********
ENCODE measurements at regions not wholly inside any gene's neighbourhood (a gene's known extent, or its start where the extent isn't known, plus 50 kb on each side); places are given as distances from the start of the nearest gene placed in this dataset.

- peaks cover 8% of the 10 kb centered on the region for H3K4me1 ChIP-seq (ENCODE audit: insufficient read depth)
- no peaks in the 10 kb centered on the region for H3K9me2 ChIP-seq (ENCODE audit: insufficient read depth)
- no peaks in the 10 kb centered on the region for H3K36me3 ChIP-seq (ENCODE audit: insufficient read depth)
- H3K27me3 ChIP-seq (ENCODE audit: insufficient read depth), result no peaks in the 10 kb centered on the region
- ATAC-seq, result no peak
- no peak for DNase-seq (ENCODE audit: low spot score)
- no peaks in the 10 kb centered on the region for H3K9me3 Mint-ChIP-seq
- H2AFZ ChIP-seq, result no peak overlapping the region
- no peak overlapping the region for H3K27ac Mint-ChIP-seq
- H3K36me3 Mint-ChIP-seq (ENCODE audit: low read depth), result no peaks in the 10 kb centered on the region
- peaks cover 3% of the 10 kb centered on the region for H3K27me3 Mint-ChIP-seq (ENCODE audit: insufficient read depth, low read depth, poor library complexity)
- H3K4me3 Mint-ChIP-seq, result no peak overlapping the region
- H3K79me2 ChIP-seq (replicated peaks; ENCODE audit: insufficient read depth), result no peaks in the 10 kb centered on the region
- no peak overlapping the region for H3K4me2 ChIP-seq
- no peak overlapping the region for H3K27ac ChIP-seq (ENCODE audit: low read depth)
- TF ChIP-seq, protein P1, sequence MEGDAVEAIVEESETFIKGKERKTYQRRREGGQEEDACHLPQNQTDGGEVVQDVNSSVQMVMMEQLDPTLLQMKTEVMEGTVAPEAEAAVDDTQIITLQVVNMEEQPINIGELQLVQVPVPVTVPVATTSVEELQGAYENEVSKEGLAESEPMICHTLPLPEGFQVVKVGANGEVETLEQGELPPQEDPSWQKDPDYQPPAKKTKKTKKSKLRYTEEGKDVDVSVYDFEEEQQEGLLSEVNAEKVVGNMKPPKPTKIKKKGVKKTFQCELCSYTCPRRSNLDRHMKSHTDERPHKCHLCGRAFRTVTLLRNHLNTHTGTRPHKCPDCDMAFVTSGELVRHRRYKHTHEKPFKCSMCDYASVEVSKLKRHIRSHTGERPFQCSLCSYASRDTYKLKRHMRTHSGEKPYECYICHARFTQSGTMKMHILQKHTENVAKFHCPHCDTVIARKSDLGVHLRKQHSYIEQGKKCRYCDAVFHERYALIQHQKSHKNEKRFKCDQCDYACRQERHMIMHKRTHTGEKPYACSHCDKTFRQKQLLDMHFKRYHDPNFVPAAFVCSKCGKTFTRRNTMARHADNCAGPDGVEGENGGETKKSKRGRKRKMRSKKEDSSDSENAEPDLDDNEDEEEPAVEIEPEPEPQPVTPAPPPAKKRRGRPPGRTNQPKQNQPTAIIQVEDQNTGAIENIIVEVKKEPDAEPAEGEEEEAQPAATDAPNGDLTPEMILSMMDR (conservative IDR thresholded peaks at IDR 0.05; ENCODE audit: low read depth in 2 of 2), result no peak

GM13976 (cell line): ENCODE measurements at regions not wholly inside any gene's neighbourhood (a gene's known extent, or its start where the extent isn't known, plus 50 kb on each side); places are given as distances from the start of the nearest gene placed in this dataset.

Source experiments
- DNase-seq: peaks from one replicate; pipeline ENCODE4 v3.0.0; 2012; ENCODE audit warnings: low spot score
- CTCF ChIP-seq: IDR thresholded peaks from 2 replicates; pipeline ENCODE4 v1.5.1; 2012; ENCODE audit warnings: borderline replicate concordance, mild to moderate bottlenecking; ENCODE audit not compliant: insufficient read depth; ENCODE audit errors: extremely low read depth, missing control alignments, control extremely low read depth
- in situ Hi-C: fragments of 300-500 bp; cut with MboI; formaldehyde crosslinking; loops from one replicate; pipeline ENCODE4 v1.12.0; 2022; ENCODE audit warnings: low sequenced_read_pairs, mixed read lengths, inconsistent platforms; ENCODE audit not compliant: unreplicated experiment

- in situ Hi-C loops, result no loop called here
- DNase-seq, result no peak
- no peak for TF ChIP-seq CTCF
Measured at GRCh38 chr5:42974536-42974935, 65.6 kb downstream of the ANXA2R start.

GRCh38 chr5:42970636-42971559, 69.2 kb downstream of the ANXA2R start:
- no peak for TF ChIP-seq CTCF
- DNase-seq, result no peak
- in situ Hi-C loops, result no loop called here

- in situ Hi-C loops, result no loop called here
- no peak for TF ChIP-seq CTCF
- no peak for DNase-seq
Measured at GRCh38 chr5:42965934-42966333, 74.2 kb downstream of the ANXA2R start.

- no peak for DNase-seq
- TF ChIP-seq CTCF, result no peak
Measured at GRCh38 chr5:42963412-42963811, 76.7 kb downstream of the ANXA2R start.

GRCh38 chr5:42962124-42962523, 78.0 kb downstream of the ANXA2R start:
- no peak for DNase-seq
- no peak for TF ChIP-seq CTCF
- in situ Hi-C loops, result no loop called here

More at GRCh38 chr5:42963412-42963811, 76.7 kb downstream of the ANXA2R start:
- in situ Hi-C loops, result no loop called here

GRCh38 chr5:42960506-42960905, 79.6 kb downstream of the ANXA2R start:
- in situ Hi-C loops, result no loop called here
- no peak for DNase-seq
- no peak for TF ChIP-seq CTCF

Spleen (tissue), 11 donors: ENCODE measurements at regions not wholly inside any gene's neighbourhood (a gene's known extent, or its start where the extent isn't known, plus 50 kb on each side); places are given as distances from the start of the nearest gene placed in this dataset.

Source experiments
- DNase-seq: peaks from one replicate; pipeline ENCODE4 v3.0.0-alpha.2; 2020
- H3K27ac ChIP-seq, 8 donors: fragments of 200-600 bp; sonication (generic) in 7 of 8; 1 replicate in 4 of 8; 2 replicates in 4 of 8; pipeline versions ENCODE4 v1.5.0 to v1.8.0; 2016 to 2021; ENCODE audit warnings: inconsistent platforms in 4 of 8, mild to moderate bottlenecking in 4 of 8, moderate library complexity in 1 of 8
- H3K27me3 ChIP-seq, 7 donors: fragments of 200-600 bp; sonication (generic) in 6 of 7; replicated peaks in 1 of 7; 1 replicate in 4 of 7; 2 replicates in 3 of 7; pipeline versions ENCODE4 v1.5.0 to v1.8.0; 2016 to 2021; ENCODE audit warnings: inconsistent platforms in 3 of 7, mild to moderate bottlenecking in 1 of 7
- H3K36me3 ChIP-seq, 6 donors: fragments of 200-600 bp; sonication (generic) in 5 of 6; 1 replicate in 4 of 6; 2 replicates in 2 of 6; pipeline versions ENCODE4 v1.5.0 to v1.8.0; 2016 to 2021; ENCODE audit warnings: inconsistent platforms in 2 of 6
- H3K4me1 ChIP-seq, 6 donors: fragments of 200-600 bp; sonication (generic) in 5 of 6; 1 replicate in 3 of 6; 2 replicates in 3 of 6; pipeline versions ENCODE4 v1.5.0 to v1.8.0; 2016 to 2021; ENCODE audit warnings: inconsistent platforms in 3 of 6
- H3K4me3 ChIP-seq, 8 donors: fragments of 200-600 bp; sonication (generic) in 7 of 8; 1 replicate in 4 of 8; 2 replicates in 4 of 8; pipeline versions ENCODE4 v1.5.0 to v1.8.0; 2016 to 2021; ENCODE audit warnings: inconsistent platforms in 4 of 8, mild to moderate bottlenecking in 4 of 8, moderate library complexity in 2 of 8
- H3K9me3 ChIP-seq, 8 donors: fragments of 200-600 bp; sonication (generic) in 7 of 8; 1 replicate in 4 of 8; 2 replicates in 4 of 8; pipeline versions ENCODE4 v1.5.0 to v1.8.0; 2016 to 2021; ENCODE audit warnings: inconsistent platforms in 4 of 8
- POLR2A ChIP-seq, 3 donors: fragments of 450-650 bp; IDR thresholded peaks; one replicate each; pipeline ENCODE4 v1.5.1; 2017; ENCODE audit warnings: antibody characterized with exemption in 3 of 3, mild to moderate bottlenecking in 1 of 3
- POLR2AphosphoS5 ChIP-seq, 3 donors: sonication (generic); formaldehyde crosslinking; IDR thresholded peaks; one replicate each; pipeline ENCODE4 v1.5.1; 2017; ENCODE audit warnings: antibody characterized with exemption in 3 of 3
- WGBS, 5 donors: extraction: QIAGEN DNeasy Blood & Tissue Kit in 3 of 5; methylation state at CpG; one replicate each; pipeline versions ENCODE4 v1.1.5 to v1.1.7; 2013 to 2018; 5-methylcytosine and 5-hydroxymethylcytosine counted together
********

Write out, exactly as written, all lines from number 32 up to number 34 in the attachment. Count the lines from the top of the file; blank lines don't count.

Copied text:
- no peak for TF ChIP-seq CTCF
- no peak for DNase-seq
Measured at GRCh38 chr5:42965934-42966333, 74.2 kb downstream of the ANXA2R start.